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Ontario radiation oncology residents' needs in the first postgraduate year-residents' perspective survey.

Research paper by Ewa E Szumacher, Eiran E Warner, Liying L Zhang, Gabrielle G Kane, Ida I Ackerman, Joyce J Nyhof-Young, Olusegun O Agboola, Catherine C de Metz, George G Rodrigues, Sachi S Voruganti, Susan S Rappolt

Indexed on: 08 May '07Published on: 08 May '07Published in: International Journal of Radiation Oncology • Biology • Physics



Abstract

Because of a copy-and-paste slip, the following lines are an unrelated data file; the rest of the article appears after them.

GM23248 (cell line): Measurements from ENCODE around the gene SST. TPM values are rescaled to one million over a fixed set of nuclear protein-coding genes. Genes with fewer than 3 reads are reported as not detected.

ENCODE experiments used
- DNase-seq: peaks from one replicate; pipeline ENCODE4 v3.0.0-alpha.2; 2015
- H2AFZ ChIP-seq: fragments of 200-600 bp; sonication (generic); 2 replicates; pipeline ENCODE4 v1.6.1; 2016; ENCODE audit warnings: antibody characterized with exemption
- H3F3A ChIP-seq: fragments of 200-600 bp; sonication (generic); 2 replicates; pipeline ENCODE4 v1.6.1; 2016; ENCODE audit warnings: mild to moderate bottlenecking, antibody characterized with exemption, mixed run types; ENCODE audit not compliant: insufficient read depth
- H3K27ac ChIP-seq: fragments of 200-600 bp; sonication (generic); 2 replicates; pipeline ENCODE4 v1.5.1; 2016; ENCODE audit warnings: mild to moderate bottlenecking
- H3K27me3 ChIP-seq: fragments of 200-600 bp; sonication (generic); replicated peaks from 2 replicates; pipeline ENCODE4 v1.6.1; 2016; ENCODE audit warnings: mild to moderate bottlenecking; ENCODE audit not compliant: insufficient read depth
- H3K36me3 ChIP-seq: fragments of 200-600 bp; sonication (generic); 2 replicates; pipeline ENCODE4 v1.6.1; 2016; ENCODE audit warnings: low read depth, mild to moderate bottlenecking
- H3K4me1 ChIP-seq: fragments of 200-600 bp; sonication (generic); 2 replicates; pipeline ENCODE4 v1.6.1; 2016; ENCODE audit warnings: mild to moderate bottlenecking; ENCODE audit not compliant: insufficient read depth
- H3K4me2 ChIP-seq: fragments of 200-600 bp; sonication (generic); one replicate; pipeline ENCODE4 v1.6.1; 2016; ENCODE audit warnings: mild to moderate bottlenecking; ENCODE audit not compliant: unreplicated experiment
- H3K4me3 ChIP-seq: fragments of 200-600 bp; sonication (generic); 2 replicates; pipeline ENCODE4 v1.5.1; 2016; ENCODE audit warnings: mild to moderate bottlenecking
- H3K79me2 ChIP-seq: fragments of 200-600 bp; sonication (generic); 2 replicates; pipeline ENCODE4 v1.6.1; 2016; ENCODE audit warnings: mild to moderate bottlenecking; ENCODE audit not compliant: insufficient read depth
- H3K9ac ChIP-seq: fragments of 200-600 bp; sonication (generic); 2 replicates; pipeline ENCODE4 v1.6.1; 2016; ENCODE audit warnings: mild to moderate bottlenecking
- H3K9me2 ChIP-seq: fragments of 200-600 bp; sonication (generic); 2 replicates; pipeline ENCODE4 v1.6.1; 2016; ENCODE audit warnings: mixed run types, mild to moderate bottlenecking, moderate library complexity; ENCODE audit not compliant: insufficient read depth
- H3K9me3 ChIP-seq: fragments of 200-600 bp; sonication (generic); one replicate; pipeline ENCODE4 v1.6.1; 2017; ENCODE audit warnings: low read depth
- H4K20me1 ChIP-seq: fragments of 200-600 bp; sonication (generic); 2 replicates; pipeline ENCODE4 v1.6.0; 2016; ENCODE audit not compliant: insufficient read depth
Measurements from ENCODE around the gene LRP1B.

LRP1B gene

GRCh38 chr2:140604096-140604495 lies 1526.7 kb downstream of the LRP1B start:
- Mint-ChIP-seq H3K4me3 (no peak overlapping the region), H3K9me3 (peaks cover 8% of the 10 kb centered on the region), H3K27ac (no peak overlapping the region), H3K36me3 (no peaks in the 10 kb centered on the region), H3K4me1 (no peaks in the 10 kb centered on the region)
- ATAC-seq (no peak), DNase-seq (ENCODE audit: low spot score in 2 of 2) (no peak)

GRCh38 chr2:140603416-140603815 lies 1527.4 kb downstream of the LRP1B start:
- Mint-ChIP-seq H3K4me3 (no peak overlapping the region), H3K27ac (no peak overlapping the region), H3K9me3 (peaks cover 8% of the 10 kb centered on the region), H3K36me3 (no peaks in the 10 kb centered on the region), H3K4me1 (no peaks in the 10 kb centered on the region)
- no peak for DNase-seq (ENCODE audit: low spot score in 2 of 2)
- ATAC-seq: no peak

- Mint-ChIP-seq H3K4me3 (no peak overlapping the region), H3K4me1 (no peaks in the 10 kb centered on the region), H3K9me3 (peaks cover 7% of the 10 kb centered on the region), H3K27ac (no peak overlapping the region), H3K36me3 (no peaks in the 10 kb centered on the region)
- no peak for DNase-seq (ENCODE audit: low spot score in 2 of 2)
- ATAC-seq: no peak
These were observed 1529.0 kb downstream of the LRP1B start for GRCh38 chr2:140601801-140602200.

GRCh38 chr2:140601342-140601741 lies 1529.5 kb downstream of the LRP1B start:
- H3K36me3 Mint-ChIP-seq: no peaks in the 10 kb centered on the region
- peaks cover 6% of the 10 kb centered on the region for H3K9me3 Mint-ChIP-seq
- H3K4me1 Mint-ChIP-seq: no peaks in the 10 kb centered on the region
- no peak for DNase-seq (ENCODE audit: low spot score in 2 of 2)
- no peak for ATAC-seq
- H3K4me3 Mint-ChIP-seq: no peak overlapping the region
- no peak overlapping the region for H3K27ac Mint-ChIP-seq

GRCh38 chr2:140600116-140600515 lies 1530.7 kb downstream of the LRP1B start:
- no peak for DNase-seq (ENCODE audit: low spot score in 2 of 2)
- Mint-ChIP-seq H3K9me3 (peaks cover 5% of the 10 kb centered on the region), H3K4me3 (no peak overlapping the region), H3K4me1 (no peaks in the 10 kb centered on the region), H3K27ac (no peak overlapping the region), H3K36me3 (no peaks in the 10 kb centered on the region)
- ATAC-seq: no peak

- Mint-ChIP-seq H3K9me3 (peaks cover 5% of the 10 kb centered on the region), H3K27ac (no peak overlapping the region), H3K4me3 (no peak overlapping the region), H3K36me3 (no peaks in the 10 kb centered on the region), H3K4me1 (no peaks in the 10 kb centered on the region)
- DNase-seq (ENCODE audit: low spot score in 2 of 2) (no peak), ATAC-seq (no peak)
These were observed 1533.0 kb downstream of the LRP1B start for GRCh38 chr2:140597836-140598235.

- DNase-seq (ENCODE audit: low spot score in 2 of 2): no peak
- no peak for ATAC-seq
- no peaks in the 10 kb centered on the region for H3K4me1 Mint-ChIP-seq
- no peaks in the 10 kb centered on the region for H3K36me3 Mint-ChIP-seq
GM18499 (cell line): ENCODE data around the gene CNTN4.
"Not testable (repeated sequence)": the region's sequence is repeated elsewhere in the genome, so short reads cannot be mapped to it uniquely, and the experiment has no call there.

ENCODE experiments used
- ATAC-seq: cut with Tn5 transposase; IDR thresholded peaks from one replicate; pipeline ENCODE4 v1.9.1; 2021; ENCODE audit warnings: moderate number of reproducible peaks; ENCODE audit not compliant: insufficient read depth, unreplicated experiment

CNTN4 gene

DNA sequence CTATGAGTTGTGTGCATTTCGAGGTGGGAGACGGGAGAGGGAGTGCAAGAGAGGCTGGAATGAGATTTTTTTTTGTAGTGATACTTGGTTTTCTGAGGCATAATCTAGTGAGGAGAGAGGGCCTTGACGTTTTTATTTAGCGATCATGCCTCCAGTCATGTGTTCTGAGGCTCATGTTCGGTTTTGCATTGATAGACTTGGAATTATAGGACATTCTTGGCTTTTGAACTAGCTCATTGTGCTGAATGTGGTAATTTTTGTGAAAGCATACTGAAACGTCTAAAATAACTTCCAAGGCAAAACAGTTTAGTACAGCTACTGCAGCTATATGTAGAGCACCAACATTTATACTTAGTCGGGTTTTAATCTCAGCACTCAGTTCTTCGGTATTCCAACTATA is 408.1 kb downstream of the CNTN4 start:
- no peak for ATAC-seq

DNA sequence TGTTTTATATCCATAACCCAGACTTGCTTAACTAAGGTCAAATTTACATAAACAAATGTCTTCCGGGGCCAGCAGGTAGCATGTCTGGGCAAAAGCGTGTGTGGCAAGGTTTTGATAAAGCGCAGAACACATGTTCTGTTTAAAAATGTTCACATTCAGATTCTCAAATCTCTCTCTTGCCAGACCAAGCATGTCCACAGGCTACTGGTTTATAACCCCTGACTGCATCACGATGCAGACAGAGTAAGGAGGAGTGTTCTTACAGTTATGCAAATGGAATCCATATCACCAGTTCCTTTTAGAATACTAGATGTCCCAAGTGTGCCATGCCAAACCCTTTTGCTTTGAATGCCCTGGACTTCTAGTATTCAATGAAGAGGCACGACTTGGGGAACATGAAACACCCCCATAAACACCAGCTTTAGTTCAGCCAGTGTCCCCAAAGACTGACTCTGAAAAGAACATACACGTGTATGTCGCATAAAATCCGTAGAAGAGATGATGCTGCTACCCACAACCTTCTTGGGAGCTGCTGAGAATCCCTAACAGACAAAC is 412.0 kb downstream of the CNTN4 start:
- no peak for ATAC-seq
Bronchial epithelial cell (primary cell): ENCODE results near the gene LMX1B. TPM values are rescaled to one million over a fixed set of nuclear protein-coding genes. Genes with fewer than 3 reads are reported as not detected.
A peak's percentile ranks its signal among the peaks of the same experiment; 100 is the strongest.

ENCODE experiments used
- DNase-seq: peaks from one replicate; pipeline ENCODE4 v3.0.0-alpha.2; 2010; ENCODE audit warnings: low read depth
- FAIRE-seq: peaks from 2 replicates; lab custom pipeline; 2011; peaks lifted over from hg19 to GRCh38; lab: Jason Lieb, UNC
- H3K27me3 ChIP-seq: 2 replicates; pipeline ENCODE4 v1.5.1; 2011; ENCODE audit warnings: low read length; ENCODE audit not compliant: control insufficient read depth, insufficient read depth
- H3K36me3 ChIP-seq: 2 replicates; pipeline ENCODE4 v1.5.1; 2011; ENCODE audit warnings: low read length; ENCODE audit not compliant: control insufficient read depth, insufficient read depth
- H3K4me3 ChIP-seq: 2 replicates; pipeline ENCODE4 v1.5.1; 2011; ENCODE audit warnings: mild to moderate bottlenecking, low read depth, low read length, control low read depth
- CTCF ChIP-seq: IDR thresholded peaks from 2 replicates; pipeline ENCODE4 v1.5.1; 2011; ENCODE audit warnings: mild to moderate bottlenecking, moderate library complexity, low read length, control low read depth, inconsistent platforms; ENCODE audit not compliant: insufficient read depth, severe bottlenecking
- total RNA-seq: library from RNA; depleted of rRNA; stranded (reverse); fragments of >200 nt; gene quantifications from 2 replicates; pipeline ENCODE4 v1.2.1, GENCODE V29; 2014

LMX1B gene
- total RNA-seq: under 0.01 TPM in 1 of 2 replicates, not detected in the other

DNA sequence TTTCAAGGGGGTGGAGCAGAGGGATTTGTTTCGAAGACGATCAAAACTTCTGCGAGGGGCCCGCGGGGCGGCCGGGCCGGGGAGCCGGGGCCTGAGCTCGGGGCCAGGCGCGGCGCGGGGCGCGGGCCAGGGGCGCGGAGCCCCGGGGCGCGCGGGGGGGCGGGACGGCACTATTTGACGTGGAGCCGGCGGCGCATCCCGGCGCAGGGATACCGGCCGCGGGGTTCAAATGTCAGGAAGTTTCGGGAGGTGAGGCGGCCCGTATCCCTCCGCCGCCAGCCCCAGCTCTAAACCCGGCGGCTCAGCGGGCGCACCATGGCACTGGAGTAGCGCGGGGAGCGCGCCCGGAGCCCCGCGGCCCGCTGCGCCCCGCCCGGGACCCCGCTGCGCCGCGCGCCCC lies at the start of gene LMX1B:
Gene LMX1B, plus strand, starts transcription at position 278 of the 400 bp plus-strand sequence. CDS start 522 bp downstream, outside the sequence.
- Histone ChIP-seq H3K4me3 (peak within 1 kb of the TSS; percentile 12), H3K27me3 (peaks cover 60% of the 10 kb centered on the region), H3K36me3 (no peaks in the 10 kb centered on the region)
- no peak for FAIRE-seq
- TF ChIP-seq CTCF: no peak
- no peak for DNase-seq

To assess radiation oncology residents' needs and satisfaction in their first postgraduate year (PGY-1) in the province of Ontario.Of 62 radiation oncology residents, 58 who had completed their PGY-1 and were either enrolled or had graduated in 2006 were invited to participate in a 31-item survey. The questionnaire explored PGY-1 residents' needs and satisfaction in four domains: clinical workload, faculty/learning environment, stress level, and discrimination/harassment. The Fisher's exact and Wilcoxon nonparametric tests were used to determine relationships between covariate items and summary scores.Of 58 eligible residents, 44 (75%) responded. Eighty-four percent of residents felt that their ward and call duties were appropriate. More than 50% of respondents indicated that they often felt isolated from their radiation oncology program. Only 77% agreed that they received adequate feedback, and 40% received sufficient counseling regarding career planning. More than 93% of respondents thought that faculty members had contributed significantly to their learning experience. Approximately 50% of residents experienced excessive stress and inadequate time for leisure or for reading the medical literature. Less than 10% of residents indicated that they had been harassed or experienced discrimination. Eighty-three percent agreed or strongly agreed that their PGY-1 experience had been outstanding.Most Ontario residents were satisfied with their PGY-1 training program. More counseling by radiation oncology faculty members should be offered to help residents with career planning. The residents might also benefit from more exposure to "radiation oncology" and an introduction to stress management strategies.